For $45 a person, this is a unique experience that you can’t have anywhere else in DC and I highly recommend you visit there soon. It’s more fun and exotic than many of the drab downtown pre-theatre menus with the same price!


Homemade Ume Shu (Plum Liqueur)


Sorry for the long lapse in posts, things have been crazy here recently! Not only did a take a long (and well deserved) vacation to Montréal (more  on that later), but I recently got engaged! If you care to see all of my wedding-related inspiration, you can hop on over to my “Wedding Ponderings” board on Pinterest.

The perfect drink for a celebration, and for the summer is ume shu (梅酒). Translated as plum wine or plum liqueur, this drink can be served on its own as a cordial, on the rocks, or used more like a syrup and mixed with soda water. Ume shu is one of my favorite drinks because it reminds me of my time spent in Japan as a student, and later a teacher. It was the prefect drink to cool off with during the hot, muggy summers at the end of a long day. Even the cheap ume shu in Japan seemed to taste better than whatever I could find here, so I would always stock up when I was there. Now that I know I can make my own for less than the baggage overage-fees, I’ll be on the lookout for ume in the store constantly.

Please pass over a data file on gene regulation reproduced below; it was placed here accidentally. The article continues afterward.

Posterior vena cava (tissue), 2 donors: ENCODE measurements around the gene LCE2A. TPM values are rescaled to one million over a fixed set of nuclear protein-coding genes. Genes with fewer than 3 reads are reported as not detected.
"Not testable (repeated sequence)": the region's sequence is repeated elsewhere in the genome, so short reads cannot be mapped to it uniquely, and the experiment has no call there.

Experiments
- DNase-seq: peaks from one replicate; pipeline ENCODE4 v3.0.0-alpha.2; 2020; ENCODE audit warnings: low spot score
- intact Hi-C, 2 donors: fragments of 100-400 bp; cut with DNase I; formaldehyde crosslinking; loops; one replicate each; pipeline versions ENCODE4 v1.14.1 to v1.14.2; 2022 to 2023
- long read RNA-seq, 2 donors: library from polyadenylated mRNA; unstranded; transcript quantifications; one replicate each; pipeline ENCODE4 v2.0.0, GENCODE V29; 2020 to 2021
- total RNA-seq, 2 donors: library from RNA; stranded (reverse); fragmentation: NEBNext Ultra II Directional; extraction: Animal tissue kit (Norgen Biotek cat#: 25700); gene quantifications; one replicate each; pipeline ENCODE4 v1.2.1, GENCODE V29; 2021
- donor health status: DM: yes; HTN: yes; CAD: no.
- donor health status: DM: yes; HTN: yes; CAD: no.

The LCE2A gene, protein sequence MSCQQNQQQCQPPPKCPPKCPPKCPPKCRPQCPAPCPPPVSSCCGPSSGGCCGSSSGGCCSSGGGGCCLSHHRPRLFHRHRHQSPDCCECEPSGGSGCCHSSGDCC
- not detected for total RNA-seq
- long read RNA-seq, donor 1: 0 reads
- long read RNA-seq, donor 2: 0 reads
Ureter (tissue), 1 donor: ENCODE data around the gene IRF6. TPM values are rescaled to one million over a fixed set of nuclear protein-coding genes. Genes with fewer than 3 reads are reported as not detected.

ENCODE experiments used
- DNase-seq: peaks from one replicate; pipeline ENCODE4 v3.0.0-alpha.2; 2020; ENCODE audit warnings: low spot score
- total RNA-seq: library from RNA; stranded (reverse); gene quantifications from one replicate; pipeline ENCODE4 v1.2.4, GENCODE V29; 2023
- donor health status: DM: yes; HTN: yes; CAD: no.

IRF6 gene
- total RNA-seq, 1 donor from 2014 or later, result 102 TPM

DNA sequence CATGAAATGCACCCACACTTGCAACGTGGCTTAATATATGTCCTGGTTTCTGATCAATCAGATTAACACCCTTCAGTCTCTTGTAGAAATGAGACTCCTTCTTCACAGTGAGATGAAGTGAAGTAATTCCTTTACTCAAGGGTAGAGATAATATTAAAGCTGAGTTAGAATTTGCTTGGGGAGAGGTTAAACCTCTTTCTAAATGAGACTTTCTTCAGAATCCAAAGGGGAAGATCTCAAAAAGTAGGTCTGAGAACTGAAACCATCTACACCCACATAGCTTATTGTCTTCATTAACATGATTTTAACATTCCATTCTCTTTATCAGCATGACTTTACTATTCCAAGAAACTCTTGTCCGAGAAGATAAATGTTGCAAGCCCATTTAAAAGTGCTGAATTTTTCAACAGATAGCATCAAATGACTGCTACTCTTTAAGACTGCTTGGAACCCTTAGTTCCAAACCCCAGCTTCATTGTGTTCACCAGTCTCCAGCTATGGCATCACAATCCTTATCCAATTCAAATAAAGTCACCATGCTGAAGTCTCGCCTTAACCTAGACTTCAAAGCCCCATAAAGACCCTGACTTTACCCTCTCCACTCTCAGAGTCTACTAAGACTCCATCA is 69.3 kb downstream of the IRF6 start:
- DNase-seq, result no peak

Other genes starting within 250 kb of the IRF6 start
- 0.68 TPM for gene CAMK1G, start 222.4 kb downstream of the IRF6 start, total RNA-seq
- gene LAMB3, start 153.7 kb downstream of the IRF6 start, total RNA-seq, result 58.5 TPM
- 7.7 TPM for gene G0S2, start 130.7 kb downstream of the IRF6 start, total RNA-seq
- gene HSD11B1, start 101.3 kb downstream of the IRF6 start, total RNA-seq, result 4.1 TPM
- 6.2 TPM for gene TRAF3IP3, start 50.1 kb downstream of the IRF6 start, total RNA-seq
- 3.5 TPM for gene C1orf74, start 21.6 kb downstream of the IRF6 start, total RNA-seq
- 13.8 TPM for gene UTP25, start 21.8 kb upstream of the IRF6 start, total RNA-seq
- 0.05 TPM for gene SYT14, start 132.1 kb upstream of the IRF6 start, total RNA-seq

7898_10100987043368986_2069828772_n If you can find ume (green plums) in your local supermarket, it’s not that hard to make your own ume shu–all you need is soju/shochu, rock sugar, and ume plums. The hardest thing is waiting 3 months for your concoction to be ready!

If you want to buy plum wine, it’s pretty affordable and readily available in stores. My favorite is Hakutsuru, but a good backup is Takara or Kinsen. Those are both a bit hard to find, but I know Choya and even Gekkeikan are available at wine shops, Cost Plus World Market, and Asian groceries.

The recipe I used is from Kitchn, but other bloggers such as Miss Mochi have their own tutorials as well. I had already made my ume shu by the time I saw this video, but it’s also a great way to learn too.